The next thing is you have to bring some passion to the subject. You’ve got to have compelling stories and deliver them in a way that you’re reliving the emotion.

If you ask people from all over the world, “What speeches do you remember?” these are the two things that people remember over and over again.

That’s what will make your speech memorable.

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12. How do I manage time when giving a speech or presentation?

For starters you should have a pretty good sense of how long it takes to give the presentation, because you should have rehearsed on video and checked the time.

The worst thing you can do is time your speech during the rehearsal by reading it silently to yourself. A speech that takes a half hour to present to people can take only eight minutes to read to yourself. So, that’s not going to have any relationship to the actual length of your presentation.

When you’re speaking, you need to factor in more time because:

  • The audience may have questions
  • There may be reactions (laugh, applause, etc.)
  • You have to go in deeper and explain more

In most situations, you also want to allocate time for a Q & A session.

Now, there are several ways of managing your time when you’re in the middle of a presentation. For starters, most cell phones have a timer function. You can also get a timer app and have it in a fairly large font, sitting on a table.

You could do what I do – remove my watch and put it on the table so I can glance down if there are not clocks around.

Rehearse on video and also keep an eye on clocks, watches or timers, and if you do that, you’ll know exactly how much time you have left.

Also remember, though, if you speak and you finish a little bit early – but you really deliver the goods – nobody is going to get upset if you only took 25 minutes and they told that you had 30 minutes.

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13. What do I do with my hands during a speech?

I talked a little bit about hands in an earlier article. I want to go more in depth here because it really is huge and, in some cases, dominant part of your body language, and there’s a lot of information out there about hands.

Here is the dirty little secret most body language experts won’t tell you.

You don’t need to learn how to do new things with your hands.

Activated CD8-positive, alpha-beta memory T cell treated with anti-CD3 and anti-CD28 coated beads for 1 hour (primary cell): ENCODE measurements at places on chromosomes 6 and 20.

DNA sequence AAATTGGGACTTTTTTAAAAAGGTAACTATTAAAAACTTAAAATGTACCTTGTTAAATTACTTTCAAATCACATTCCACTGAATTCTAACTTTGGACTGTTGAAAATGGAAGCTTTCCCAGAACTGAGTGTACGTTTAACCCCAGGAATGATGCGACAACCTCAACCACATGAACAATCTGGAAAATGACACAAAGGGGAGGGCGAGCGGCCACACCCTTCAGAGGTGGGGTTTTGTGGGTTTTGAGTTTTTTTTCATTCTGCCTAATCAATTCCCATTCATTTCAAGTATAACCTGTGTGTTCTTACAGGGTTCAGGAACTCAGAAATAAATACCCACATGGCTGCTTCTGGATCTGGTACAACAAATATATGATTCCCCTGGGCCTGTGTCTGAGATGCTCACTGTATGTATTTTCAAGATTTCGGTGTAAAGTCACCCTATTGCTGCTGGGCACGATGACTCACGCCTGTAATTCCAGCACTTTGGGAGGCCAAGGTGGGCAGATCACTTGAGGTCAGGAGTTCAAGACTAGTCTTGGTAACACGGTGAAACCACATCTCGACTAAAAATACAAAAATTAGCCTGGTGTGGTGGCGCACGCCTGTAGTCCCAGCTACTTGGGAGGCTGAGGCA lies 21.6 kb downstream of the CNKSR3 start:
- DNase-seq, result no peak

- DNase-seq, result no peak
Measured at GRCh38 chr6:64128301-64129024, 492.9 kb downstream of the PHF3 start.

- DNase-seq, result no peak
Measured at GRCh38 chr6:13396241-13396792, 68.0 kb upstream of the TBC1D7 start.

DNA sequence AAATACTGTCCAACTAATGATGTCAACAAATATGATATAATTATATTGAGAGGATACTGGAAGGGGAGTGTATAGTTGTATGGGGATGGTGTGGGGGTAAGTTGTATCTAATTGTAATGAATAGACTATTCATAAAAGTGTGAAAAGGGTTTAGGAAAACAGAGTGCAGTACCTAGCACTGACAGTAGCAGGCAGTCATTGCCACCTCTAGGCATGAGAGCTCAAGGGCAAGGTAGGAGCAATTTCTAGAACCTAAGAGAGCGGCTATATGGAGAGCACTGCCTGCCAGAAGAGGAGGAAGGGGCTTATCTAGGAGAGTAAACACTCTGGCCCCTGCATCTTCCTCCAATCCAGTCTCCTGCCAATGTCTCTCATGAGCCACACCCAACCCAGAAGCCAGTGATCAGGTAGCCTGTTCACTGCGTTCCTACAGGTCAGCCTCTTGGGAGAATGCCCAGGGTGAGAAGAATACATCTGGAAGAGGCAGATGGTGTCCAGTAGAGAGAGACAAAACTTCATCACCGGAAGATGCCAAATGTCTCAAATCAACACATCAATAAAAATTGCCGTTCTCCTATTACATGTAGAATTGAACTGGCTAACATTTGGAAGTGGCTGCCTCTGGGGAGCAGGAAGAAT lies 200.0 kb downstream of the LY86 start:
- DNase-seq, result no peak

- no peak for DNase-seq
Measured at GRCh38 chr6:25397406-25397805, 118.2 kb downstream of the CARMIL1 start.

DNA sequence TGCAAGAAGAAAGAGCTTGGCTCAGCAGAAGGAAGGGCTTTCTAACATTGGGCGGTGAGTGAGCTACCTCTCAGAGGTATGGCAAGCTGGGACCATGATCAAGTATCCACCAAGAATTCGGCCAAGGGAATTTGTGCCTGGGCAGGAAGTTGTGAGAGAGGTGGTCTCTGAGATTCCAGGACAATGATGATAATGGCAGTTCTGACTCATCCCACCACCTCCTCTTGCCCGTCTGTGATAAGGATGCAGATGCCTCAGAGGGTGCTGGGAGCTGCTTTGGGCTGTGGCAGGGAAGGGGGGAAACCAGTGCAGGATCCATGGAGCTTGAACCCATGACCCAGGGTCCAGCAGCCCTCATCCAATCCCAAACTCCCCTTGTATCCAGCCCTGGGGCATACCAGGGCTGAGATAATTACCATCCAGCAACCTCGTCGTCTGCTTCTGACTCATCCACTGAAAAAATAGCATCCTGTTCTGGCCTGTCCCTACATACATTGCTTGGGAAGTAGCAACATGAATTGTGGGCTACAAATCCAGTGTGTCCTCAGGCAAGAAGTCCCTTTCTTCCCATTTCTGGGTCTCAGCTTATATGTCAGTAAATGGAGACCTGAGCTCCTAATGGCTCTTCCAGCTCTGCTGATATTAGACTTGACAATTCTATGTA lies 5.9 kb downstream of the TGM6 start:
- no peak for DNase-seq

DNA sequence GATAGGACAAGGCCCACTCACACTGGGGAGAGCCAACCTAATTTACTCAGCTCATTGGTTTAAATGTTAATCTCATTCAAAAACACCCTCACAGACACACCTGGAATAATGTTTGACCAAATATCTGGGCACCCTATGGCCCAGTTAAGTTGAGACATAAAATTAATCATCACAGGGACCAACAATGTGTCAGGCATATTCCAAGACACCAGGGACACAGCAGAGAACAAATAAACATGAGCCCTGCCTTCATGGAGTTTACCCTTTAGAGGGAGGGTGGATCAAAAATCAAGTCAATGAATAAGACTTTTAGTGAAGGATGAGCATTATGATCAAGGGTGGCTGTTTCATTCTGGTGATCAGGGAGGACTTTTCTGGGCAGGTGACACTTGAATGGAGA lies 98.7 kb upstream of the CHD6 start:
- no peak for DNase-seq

Most people move their hands naturally when they’re in a work situation, especially if it’s a talk at a briefing, a presentation, a PowerPoint or a Skype video.

What you need to do is to simply move your hands the way you do when you’re relaxed and comfortable in talking to a friend about your favorite sporting event or music event or something you like doing.

We tense up and once you stop moving your hands:

  • You start moving your arms
  • You tense your arms
  • You tense your shoulders
  • You tense your vocal chords

So, my recommendation is to try to move your hands naturally and since you’ll be doing the things that comfortable, confident people do when they speak, you’ll at least look more comfortable to your audience.

What you’re after is natural movement. If you do that, people will feel you’re relaxed and comfortable, and you’ll feel more relaxed and comfortable.

Your voice will be richer, more conversational and have a greater range. Everything will be in sync and you won’t look like you’re acting and being phony.

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14. How to pace a speech?

The biggest problem most people have is they get a little nervous and therefore they start speaking too quickly.

When you speak too quickly, it tends to flatten your voice and essentially destroys the punctuation of speaking. So, you need to put in pauses.

You need to catch your breath. Sometimes, you can do this by walking a few feet and not saying anything.

You need to look at audience members and see whether they are getting it. Sometimes, toss out a question to the audience and actually have them answer. Sometimes you toss out a rhetorical question and you let people think about what you said.

You need pauses throughout your speech, and you need variation in speed and tone.  You ought to be conversational. That means sometimes faster, sometimes slower, sometimes louder, sometimes softer and sometimes inserting a pause. And that’s how you pace your speech.

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15. How to close a speech?

The worst thing you can do with a speech is just sort of finish abruptly – act like you’re nervous and scurry off the stage or away from the front of the room.

“That’s it. Any questions?”